Last year Seth van Hooland at the Free University Brussels (ULB) approached us to look at how people used and navigated our online collection.
A few days ago Seth and his colleague Ruben Verborgh from the University Ghent launched Free Your Metadata – a demonstrator site for showing how even irregular metadata can have valued to others and how, if it is released rather than clutched tightly onto (until that mythical day when it is ‘perfect’), it can be cleaned up and improved using new software tools.
What’s awesome is that Seth & Ruben used the Powerhouse’s downloadable collection datafile as the test data for the project.
Here’s Seth and his team talking about the project.
F&N: What made the Powerhouse collection attractive for use as a data source?
Number one, it’s available for everyone and therefore our experiment can be repeated by others. Otherwise, the records are very representative for the sector.
F&N: Was the data dump more useful than the Collection API we have available?
This was purely due to the way Google Refine works: on large amounts of data at once. But also, it enables other views on the data, e.g., to work in a column-based way (to make clusters). We’re currently also working on a second paper which will explain the disadvantages of APIs.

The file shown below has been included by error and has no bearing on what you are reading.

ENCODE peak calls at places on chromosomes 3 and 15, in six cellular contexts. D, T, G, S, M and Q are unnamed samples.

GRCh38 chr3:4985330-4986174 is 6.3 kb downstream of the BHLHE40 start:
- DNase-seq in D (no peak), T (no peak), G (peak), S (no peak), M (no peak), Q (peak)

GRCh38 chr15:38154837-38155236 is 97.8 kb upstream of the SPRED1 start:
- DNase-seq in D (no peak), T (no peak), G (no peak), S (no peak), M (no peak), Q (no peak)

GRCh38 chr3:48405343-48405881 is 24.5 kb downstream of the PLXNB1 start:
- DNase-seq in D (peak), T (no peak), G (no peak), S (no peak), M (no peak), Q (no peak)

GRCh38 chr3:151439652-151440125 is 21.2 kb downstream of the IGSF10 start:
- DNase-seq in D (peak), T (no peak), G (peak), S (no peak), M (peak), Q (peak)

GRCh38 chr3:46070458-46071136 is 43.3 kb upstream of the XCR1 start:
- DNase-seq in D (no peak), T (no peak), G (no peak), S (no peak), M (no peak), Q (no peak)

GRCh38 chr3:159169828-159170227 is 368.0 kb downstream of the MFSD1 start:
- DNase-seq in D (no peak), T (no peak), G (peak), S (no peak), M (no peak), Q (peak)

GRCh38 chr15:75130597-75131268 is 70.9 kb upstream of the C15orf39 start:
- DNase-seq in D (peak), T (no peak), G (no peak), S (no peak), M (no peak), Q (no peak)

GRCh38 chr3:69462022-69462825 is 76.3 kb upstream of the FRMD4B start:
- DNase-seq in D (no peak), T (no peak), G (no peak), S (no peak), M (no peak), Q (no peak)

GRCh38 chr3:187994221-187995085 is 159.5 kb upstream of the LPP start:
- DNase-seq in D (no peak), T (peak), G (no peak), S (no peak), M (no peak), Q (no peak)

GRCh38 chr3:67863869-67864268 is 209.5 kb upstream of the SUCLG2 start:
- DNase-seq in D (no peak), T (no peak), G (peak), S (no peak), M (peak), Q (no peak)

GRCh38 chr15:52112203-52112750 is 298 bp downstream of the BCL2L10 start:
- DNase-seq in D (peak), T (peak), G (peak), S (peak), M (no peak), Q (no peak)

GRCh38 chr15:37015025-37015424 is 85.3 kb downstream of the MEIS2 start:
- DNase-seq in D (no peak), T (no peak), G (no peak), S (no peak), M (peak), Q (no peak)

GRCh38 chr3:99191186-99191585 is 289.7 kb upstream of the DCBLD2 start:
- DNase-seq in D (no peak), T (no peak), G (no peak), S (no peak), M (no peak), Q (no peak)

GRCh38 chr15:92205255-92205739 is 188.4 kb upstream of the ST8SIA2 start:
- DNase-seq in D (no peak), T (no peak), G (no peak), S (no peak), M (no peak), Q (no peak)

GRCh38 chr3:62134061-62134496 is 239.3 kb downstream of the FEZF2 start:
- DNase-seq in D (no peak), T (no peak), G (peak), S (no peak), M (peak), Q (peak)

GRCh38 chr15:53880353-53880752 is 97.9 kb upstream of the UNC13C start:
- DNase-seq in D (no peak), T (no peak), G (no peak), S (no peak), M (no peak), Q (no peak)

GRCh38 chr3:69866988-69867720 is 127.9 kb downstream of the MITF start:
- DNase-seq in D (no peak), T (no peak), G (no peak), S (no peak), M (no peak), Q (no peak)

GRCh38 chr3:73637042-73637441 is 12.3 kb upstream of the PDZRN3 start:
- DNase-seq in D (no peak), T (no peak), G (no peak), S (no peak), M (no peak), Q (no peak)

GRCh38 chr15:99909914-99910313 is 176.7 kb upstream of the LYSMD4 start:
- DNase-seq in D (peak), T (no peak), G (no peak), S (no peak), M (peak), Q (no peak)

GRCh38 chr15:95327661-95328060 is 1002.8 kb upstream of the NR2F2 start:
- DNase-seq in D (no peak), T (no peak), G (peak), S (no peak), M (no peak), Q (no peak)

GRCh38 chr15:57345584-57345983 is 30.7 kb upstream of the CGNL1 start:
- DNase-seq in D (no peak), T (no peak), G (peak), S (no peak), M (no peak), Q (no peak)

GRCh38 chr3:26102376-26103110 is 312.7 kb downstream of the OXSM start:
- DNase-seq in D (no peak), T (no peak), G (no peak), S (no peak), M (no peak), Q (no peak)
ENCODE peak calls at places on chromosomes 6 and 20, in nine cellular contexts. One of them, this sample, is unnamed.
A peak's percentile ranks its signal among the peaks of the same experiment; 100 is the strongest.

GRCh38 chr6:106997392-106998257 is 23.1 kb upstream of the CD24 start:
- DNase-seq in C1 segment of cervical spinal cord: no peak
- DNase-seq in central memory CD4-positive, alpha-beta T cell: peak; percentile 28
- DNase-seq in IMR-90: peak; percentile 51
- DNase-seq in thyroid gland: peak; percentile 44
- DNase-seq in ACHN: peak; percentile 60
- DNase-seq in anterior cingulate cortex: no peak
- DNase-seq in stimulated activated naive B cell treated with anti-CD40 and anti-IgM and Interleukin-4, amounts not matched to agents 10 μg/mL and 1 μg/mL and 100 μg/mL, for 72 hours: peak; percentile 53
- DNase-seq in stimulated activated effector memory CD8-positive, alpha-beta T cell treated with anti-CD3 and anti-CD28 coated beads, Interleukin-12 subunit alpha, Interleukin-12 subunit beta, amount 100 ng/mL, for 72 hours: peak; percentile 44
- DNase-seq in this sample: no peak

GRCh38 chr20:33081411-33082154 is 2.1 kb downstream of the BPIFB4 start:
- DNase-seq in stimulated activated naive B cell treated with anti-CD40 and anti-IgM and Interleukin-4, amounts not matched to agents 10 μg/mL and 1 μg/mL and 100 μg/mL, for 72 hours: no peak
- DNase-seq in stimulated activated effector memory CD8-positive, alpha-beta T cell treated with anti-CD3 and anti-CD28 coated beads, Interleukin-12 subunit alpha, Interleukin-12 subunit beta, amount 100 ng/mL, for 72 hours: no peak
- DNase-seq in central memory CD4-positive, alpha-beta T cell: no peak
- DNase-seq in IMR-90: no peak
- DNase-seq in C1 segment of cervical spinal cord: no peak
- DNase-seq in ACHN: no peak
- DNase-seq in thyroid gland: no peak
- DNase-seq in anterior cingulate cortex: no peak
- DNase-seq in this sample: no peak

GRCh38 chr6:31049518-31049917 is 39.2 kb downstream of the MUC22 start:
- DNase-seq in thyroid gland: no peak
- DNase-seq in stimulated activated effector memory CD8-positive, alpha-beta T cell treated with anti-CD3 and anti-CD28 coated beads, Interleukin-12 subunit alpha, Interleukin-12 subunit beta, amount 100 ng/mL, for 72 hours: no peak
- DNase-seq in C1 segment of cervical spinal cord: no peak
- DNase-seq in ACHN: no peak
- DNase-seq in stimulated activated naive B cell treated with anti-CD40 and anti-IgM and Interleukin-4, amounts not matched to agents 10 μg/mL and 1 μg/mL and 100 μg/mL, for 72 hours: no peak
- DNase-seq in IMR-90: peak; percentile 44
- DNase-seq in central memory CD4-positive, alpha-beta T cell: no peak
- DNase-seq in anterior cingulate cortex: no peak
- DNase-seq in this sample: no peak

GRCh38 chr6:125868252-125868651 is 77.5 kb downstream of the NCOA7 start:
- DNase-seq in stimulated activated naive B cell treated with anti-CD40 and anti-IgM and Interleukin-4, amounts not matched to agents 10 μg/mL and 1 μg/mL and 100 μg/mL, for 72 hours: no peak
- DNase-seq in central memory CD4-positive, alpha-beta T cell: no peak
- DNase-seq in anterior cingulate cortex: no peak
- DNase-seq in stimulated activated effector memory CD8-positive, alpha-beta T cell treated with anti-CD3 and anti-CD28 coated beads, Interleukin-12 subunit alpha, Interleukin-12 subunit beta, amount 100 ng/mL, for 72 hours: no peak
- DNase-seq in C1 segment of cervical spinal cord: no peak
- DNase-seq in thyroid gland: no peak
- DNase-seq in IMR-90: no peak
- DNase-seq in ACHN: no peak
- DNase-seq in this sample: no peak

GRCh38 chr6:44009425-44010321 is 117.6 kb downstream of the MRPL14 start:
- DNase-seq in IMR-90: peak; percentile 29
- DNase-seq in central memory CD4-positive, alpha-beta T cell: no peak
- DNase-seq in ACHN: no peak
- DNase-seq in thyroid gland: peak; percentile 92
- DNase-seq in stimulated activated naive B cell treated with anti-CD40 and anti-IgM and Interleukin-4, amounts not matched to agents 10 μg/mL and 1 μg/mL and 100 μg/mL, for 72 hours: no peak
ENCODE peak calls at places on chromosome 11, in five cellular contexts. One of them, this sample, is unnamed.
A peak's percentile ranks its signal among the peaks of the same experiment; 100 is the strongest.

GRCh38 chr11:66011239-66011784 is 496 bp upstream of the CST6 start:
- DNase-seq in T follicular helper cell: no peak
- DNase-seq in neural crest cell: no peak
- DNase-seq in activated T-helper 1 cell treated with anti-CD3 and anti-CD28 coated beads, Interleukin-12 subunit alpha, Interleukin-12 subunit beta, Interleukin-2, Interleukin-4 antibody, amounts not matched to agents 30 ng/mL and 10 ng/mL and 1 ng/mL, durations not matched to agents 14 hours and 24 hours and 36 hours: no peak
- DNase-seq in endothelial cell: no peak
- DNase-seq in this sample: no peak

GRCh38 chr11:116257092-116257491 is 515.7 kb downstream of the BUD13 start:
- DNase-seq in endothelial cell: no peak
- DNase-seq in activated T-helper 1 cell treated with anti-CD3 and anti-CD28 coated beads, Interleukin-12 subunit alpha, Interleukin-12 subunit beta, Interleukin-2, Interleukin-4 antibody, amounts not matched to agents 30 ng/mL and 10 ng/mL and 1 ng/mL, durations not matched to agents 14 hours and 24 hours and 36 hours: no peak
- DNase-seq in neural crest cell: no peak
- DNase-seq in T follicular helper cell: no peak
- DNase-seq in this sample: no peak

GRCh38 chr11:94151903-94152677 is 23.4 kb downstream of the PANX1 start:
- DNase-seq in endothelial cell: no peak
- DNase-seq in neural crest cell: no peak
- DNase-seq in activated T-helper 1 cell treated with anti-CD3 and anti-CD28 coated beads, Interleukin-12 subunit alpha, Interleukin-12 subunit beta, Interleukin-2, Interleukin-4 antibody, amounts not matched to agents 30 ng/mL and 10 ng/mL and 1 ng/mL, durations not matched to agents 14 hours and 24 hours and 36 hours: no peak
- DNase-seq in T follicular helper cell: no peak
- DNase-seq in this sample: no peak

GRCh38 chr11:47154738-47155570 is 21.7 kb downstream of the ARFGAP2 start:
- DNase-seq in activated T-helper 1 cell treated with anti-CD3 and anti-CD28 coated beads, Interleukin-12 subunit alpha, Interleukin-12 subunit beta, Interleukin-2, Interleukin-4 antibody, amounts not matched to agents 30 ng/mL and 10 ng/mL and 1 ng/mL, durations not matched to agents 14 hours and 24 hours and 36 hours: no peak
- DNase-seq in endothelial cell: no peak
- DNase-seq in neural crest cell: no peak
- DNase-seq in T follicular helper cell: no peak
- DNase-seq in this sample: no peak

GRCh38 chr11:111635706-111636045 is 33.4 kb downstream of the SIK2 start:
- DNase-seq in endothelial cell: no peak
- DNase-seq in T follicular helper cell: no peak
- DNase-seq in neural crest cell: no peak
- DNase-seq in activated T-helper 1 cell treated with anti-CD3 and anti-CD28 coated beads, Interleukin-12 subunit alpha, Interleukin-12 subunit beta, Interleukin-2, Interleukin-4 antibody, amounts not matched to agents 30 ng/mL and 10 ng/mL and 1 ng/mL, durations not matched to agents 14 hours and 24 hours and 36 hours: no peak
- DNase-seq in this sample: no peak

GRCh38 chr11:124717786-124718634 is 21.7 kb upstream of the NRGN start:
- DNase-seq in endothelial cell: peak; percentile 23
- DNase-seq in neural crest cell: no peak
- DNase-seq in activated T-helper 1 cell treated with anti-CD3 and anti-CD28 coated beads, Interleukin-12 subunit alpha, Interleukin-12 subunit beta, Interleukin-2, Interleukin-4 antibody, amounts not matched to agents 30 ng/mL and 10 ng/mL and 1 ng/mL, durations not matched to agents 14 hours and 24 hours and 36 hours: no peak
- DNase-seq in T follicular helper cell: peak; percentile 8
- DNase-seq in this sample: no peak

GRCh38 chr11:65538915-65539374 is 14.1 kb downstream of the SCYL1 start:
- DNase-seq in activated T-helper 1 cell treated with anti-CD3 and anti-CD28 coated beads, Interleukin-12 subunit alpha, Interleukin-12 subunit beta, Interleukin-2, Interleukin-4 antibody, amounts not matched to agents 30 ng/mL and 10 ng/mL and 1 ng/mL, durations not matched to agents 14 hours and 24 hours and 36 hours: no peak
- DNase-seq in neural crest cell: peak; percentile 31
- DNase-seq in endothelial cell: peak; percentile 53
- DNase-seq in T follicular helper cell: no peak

F&N: What sort of problems did you find with our collection?
Sometimes really broad categories. Other inconveniences could be solved in the cleaning step (small textual variations, different units of measurement). All issues are explained in detail in the paper (which will be published shortly). But on the whole, the quality is really good.
F&N: Why do you think museums (and other organisations) have such difficulties doing simple things like making their metadata available? Is there a confusion between metadata and ‘images’ maybe?
There is a lot of confusion about what the best way is to make metadata available. One of the goals of the Free Your Metadata initiative, is to put forward best practices to do this. Institutions such as libraries and museums have a tradition to only publish information which is 100% complete and correct, which is more or less impossible in the case of metadata.
F&N: What sorts of things can now be done with this cleaned up metadata?
We plan to clean up, reconcile, and link several other collections to the Linked Data Cloud. That way, collections are no longer islands, but become part of the interlinked Web. This enables applications that cross the boundaries of a single collection. For example: browse the collection of one museum and find related objects in others.
F&N: How do we get the cleaned up metadata back into our collection management system?
We can export the result back as TSV (like the original result) and e-mail it. Then, you can match the records with your collection management system using records IDs.
The first iteration of the public front end of the Australian Dress Register went live a few weeks back. This release makes visible much of the long data gathering process with regional communities that began in 2008 and continues as more garments are added to the Register over time.